A couple of years ago, my father, well into his 70s, finally bought himself a high-performance automobile.
The kids and grandkids had all grown up, so there was no need for a larger car. And heck, he had waited a long time to drive something fun.
All was fine with the new car until my mother broke her hip, had surgery and needed extensive outpatient physical and occupational therapy.
Getting into and out of a sporty car isn’t easy for someone using a walker and cane. So I got a phone call asking what could be done. (Actually, I think he was angling for my new minivan, whose video screens would give him something to do during mom’s therapy sessions.)
But I told him he didn’t need to take mom to a clinic or hospital. As a Medicare beneficiary, she could receive most of the therapy in her own home.
Medicare covers a variety of heathcare services that you can get in the comfort and privacy of your home. These include intermittent skilled nursing care, physical therapy, speech-language pathology services and occupational therapy.
Such services used to be available only at a hospital or doctor’s office. But they’re just as effective, more convenient and usually less expensive when you get them in your home.
To be eligible for home health services, you must be under a doctor’s care and receive services under a plan of care established and reviewed regularly by a physician. He or she also needs to certify that you need one or more home health services.
In addition, you must be homebound and have a doctor’s certification to that effect. Being homebound means leaving your home isn’t recommended because of: your condition, or your condition keeps you from leaving without using a cane, wheelchair or walker; special transportation; or getting help from another person.
Also, you must get your services from a Medicare-approved home health agency.
If you meet these criteria, Medicare pays for covered home health services for as long as you’re eligible and your doctor certifies that you need them.
For durable medical equipment (like a walker or wheelchair), you pay 20 percent of the Medicare-approved amount.
Skilled nursing services are covered when they’re given on a part-time or intermittent basis. In order for Medicare to cover such care, it must be necessary and ordered by your doctor for your specific condition. Medicare does not cover full-time nursing care.
Skilled nursing services are given by either a registered nurse or a licensed practical nurse under an RN’s supervision. Nurses provide direct care and teach you and your caregivers about your care. Examples of skilled nursing care include: giving IV drugs, shots, or tube feedings; changing dressings; and teaching about prescription drugs or diabetes care.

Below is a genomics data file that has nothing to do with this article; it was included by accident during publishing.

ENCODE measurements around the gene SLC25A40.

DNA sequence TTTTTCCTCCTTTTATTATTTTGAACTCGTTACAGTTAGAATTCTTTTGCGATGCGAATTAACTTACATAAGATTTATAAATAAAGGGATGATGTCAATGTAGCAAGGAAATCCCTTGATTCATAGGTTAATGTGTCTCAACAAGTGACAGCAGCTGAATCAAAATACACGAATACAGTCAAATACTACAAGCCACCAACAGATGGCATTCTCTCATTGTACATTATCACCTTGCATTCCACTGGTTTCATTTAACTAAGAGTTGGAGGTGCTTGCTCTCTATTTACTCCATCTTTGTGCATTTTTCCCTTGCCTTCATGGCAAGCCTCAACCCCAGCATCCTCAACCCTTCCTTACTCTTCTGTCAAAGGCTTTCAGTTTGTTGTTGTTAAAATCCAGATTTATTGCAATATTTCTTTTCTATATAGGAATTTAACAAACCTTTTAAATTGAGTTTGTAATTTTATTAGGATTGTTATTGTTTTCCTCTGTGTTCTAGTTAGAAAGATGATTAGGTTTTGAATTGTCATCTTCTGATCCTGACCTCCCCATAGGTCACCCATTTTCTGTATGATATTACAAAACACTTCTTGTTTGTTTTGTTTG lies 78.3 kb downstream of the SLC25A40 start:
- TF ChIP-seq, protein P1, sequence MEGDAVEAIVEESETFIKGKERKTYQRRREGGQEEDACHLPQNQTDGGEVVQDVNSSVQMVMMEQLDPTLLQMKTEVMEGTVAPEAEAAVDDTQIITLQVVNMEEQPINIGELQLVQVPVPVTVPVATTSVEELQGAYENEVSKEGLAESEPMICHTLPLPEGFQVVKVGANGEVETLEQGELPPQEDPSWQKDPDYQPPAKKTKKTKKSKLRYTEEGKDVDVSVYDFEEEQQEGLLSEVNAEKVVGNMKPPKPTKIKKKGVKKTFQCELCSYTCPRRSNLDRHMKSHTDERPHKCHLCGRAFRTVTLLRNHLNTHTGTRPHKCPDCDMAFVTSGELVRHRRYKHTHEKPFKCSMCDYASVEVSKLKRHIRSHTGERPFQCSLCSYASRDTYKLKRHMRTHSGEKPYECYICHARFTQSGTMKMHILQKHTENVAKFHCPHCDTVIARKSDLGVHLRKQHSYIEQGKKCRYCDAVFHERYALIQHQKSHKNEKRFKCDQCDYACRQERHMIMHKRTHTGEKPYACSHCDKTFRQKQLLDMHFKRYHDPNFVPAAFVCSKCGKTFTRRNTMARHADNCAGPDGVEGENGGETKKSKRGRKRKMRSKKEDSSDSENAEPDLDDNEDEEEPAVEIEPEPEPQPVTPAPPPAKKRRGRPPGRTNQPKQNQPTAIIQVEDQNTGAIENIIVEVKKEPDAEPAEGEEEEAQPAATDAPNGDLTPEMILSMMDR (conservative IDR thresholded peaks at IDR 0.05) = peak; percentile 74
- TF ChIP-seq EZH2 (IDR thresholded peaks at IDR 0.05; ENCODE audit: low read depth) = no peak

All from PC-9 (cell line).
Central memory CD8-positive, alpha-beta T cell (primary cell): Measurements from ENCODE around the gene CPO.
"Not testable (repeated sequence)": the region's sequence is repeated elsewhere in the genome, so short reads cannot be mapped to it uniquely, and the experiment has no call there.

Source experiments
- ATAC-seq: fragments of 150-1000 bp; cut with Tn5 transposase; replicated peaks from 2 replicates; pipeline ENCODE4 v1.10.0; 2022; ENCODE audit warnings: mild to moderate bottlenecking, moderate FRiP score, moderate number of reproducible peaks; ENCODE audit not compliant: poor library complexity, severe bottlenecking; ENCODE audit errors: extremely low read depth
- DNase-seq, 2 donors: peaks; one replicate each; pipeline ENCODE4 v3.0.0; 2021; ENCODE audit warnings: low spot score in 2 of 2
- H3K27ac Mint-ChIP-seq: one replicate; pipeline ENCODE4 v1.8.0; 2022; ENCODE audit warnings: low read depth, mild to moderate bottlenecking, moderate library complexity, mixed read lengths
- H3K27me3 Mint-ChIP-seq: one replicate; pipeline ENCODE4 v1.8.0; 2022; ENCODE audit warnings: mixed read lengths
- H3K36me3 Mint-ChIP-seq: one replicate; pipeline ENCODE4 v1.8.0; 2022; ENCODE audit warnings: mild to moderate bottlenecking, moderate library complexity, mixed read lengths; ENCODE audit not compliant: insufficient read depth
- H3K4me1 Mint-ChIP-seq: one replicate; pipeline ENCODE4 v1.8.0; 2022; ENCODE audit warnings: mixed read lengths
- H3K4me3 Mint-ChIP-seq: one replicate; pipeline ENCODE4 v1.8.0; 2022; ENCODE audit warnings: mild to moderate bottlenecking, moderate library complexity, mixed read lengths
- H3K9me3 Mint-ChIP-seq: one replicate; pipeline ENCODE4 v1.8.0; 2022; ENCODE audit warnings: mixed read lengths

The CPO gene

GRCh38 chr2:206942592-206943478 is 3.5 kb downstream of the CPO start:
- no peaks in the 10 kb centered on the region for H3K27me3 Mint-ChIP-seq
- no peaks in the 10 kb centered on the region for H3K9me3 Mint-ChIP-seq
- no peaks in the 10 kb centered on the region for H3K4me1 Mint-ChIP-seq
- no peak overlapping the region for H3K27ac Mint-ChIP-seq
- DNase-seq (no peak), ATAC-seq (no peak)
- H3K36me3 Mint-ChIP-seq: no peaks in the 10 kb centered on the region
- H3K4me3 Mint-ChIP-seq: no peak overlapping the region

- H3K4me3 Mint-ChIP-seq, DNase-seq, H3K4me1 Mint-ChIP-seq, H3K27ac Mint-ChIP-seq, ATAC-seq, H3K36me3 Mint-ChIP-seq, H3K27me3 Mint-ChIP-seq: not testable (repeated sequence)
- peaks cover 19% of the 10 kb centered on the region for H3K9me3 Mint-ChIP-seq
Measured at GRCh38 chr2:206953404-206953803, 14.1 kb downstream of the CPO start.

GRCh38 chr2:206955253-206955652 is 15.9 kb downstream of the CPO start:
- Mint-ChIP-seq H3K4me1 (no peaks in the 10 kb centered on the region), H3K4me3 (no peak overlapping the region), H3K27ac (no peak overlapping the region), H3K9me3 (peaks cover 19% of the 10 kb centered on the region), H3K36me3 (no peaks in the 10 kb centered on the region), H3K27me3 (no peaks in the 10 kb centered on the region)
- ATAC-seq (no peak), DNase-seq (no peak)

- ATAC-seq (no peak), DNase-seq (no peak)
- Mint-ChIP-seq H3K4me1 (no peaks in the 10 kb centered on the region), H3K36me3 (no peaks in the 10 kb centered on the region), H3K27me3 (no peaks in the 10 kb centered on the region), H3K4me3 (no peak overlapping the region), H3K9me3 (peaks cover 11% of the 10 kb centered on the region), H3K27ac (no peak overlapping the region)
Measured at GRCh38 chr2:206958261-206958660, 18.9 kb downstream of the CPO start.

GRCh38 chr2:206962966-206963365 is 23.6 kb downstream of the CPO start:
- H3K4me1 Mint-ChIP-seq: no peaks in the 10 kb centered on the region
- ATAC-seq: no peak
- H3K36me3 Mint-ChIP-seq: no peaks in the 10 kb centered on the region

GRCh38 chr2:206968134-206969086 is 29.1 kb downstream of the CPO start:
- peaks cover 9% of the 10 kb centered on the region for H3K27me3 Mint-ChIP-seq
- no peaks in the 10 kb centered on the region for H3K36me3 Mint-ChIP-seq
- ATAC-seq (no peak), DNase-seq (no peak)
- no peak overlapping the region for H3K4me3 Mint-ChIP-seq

Before your home health care begins, the home health agency should tell you how much of your bill Medicare will pay. The agency should also tell you if any items or services they give you aren’t covered by Medicare, and how much you’ll have to pay for them.
This should be explained by both talking with you and in writing. The agency should give you a notice called the Home Health Advance Beneficiary Notice before giving you services and supplies that Medicare doesn’t cover.
What isn’t covered? Some examples:
24-hour-a-day care at home
Meals delivered to your home
Homemaker services like shopping, cleaning, and laundry (when this is the only care you need, and when these services aren’t related to your plan of care)
Personal care given by home health aides like bathing, dressing, and using the bathroom (when this is the only care you need)
If you get your Medicare benefits through a Medicare Advantage or other Medicare health plan (not Original Medicare), check your plan’s membership materials. Contact the plan for details about how the plan provides your Medicare-covered home health benefits.
If your doctor decides you need home health care, you can choose from among the Medicare-certified agencies in your area. (However, Medicare Advantage or other Medicare plans may require that you get services only from agencies they contract with.)
One good way to look for a home health agency is by using Medicare’s “Home Health Compare” web tool, at medicare.gov/HHCompare. It lets you compare agencies by the types of services they offer and the quality of care they provide.
For more details on Medicare’s home health benefit, please read our booklet, “Medicare and Home Health Care.” It’s online at medicare.gov/Pubs/pdf/10969-Medicare-and-Home-Health-Care.pdf.
Greg Dill is Medicare’s regional administrator for Arizona, California, Hawaii, Nevada and the Pacific Territories. More information is available at 1-800-MEDICARE (1-800-633-4227).